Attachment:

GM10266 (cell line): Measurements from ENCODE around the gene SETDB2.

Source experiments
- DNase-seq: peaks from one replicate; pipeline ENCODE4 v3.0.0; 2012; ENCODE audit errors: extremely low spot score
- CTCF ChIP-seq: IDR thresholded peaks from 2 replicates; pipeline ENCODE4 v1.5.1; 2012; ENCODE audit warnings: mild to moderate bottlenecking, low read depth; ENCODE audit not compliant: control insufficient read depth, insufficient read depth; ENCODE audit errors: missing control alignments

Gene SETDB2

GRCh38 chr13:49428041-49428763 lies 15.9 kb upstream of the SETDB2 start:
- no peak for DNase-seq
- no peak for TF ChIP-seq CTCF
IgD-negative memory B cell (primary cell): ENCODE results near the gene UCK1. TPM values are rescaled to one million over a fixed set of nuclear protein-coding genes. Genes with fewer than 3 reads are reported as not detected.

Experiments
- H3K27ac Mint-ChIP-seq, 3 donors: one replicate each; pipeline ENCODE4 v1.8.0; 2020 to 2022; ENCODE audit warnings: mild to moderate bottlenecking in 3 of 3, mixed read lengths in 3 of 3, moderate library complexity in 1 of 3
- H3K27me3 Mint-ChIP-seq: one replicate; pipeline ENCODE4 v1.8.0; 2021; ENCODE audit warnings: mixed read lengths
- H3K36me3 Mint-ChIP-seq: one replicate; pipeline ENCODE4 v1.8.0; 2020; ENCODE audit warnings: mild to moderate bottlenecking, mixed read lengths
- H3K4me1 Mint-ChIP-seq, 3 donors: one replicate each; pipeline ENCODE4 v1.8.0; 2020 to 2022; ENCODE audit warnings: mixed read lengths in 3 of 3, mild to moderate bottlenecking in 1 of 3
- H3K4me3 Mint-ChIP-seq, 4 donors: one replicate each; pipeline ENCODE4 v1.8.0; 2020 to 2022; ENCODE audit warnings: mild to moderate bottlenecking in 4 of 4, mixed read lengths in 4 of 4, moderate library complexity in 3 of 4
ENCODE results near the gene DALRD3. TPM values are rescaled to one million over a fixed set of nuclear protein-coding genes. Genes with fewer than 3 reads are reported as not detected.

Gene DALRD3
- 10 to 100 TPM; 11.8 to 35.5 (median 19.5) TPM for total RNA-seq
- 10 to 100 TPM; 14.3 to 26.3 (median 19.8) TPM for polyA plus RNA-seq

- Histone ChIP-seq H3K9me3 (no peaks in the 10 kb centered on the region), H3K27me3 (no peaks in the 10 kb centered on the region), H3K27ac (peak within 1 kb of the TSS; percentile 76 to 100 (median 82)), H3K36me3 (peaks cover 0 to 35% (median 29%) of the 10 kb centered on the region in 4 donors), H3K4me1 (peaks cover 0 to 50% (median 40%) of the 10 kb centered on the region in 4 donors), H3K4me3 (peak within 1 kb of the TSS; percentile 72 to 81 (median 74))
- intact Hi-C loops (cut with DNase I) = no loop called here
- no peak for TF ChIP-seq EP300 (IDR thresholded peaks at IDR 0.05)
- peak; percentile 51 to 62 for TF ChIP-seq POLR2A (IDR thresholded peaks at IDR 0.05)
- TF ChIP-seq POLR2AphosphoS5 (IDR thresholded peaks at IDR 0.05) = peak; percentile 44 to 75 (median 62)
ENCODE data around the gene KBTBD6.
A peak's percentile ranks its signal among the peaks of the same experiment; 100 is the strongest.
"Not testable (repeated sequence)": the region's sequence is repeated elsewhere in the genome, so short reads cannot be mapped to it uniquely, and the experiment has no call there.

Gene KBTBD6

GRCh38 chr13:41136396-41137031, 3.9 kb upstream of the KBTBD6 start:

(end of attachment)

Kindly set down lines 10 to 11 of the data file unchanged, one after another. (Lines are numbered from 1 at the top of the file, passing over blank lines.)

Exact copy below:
Experiments
- H3K27ac Mint-ChIP-seq, 3 donors: one replicate each; pipeline ENCODE4 v1.8.0; 2020 to 2022; ENCODE audit warnings: mild to moderate bottlenecking in 3 of 3, mixed read lengths in 3 of 3, moderate library complexity in 1 of 3